After things straightened out at with attendees checking in, I made my way to the vendors area, as the signing tables were still being set up and the celebrity attendees hadn’t all arrived yet. For what I understand to be small con, the organizers did a great job of insuring a wide variety of vendors were available, addressing the different tastes and interests of most of the horror community. I was particularly taken with the artwork of Tracy Lupton and Big Chris. Being new to the convention scene, one of the things I found most impressive was the amount and quality of creativity on display. Tracy and Chris have obviously spent years in practicing and improving their art and bringing to the level of professionalism it displays, but it wasn’t just vendors whose creativity was impressive. Many of the fans in attendance were displaying various creative endeavors of their own, from costumes to jewelry or clothing. Every few years there are new claims about the death of horror. There is no better evidence to prove that like the characters the horror community has embraced, it’s never going to die as long as there is as deep a creative strain running through it as was on display at Blood At The Beach III.
After deciding that I’d need to take out a sizable personal loan to be able to afford all of the things I found appealing in the vendors area, I headed toward the signing room as enough time had passed for the celebrities who would be in attendance on Friday to have set up. Most of the tables already had lines of fans waiting to meet and greet their favorite horror veterans, but I got a chance to talk with Josh Stewart, the star of THE COLLECTOR, THE COLLECTION and Bane’s right hand man in THE DARK KNIGHT RISES, for a few minutes.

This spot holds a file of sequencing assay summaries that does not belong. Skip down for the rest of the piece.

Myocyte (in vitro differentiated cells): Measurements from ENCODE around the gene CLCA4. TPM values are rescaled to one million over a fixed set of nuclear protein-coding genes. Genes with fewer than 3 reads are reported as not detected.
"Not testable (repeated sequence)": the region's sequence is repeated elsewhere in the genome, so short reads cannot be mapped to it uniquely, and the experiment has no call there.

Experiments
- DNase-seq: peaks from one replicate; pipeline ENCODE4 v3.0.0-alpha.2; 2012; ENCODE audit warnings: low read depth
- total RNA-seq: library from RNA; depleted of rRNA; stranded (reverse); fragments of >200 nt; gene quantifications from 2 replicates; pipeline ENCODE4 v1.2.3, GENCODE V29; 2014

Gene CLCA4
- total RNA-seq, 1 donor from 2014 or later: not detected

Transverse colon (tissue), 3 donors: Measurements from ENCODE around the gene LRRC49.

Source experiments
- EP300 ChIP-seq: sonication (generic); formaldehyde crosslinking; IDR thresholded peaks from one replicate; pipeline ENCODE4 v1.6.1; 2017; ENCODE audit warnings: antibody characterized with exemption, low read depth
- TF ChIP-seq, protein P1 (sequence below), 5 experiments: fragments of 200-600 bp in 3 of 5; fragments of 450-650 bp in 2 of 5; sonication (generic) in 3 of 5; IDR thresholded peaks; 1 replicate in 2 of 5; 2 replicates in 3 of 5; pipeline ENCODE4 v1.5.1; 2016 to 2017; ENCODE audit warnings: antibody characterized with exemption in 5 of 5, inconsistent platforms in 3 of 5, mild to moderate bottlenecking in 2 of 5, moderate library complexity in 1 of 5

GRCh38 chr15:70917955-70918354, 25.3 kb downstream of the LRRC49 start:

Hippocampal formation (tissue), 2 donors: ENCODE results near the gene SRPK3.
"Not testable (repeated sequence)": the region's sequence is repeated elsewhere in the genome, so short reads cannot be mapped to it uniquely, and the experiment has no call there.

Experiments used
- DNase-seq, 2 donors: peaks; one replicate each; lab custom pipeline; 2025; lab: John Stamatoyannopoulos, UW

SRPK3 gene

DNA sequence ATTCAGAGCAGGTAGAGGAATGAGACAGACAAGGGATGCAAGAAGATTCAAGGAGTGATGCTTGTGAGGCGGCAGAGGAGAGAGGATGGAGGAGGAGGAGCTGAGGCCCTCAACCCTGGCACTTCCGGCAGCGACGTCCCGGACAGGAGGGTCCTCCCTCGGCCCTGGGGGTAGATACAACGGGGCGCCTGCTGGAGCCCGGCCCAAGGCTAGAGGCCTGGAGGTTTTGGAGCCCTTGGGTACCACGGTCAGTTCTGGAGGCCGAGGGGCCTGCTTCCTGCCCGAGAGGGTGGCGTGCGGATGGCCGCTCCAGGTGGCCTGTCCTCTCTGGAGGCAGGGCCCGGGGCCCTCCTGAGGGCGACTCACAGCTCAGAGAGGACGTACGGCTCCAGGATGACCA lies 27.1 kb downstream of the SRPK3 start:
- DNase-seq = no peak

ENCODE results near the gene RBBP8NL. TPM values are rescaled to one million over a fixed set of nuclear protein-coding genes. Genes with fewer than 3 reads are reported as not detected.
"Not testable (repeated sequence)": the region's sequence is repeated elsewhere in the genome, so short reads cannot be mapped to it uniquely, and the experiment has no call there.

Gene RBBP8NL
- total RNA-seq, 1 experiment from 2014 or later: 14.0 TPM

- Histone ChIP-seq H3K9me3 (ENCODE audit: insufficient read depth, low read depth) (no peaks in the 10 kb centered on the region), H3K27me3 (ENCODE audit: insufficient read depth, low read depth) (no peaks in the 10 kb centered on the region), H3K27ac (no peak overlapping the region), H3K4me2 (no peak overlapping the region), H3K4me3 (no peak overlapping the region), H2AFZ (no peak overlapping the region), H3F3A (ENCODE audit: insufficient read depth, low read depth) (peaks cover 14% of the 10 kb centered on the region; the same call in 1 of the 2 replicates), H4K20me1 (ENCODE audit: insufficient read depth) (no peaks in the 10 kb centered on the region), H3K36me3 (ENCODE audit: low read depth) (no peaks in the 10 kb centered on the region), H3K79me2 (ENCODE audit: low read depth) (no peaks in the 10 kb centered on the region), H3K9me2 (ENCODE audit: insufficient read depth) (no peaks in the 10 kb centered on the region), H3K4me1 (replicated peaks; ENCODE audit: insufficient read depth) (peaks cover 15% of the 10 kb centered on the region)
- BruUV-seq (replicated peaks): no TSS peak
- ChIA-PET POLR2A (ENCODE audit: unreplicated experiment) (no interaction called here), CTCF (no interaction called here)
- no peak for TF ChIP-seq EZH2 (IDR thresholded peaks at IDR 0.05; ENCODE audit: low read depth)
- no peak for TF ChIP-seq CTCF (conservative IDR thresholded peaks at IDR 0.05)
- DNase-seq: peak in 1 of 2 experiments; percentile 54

Josh was surprisingly friendly and warm in conversation. It was his first convention appearance and he was excited to be there and interact with the fans. He mentioned that he’s originally from West Virginia, which is a few hours from the site of the convention, and we both talked about how nice it is to have the beauty of the mountains there just a few hours from the beaches in Virginia. We began talking about the project he’s currently working on and will begin shooting soon, THE HUNTER. He went on to say he wrote the film while he was shooting THE DARK KNIGHT RISES. When I commented that it seemed like that would make for a pretty hectic schedule, he said that as an actor, most of the work for a film is done ahead of time. He does everything he can to prepare for the role and to get the character “inside his head” and then the rest is showing up and being there for the shoot. But that leads to a lot of down time, especially on a film as big as TDKR, and that he has to find a way to stay busy when he’s not scheduled in front of the camera, which gave him time to focus on THE HUNTER. He’s going to be directing the film and shooting begins in the next few months. Josh was notably excited about the project and it was really great to see someone who gained recognition in the horror community now being able to make a film they’re so passionate about that they aren’t trying to use as some kind of escape to legitimacy. He described it as a film that will definitely be interesting to horror fans, but mixed with other elements as well. His excitement alone piqued my interest in it, and I’ll be looking forward to news from the shoot as time passes.